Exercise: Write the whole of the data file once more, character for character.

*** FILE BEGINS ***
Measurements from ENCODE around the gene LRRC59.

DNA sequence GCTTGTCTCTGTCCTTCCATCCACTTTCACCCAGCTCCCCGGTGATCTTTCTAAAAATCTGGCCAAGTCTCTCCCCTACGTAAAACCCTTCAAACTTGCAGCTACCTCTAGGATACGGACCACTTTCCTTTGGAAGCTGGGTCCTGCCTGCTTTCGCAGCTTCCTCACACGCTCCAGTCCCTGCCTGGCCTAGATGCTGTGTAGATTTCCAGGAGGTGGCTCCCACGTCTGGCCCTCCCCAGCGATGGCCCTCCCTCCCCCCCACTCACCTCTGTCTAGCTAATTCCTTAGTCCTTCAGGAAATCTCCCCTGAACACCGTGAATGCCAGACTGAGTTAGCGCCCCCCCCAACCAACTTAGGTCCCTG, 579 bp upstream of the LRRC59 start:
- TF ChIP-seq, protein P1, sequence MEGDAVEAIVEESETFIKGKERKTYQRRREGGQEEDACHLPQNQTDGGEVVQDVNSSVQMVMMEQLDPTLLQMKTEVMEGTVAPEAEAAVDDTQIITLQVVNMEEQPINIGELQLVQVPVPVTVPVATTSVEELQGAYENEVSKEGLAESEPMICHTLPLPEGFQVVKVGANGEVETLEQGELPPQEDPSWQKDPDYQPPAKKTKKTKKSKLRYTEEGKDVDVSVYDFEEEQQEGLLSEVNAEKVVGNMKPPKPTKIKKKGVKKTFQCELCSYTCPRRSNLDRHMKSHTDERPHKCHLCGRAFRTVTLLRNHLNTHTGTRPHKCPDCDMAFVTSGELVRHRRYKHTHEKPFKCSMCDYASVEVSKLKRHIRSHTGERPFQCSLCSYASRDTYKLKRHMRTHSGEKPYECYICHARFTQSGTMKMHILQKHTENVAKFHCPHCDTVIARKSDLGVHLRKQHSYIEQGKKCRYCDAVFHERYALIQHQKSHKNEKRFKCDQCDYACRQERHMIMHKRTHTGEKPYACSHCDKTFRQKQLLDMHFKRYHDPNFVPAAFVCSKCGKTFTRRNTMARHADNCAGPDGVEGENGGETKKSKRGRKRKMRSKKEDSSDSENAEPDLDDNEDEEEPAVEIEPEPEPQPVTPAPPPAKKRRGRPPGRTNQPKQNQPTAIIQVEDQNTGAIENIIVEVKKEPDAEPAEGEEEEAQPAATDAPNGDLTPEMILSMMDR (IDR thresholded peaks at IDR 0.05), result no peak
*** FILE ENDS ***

Measurements from ENCODE around the gene LRRC59.

DNA sequence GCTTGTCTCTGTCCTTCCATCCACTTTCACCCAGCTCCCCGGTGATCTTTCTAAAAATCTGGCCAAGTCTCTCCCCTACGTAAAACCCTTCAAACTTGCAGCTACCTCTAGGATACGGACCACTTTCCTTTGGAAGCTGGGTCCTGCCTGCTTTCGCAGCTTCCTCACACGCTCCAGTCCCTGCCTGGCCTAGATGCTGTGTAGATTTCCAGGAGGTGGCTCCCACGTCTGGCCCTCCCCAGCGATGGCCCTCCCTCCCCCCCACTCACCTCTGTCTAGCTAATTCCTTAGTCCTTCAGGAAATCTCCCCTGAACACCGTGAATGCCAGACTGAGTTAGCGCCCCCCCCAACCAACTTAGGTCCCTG, 579 bp upstream of the LRRC59 start:
- TF ChIP-seq, protein P1, sequence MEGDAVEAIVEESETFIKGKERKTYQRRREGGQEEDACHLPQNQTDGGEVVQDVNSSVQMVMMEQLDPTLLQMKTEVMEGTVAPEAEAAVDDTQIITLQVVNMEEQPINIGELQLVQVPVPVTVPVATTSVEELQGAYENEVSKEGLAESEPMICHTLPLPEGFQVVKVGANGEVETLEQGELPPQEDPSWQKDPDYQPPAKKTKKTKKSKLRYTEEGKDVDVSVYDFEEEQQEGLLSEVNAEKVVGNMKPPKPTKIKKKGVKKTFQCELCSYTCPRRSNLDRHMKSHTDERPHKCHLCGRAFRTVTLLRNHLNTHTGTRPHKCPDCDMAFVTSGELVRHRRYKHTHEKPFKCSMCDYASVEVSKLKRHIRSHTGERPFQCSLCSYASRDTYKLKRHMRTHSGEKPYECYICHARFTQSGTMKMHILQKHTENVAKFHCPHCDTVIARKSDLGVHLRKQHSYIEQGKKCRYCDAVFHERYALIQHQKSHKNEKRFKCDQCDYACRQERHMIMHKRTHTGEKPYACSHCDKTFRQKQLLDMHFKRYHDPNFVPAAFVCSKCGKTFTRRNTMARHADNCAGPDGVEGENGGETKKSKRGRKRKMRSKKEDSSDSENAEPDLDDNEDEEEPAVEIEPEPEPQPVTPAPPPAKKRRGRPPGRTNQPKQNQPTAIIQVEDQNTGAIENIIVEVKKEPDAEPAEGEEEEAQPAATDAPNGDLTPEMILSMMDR (IDR thresholded peaks at IDR 0.05), result no peak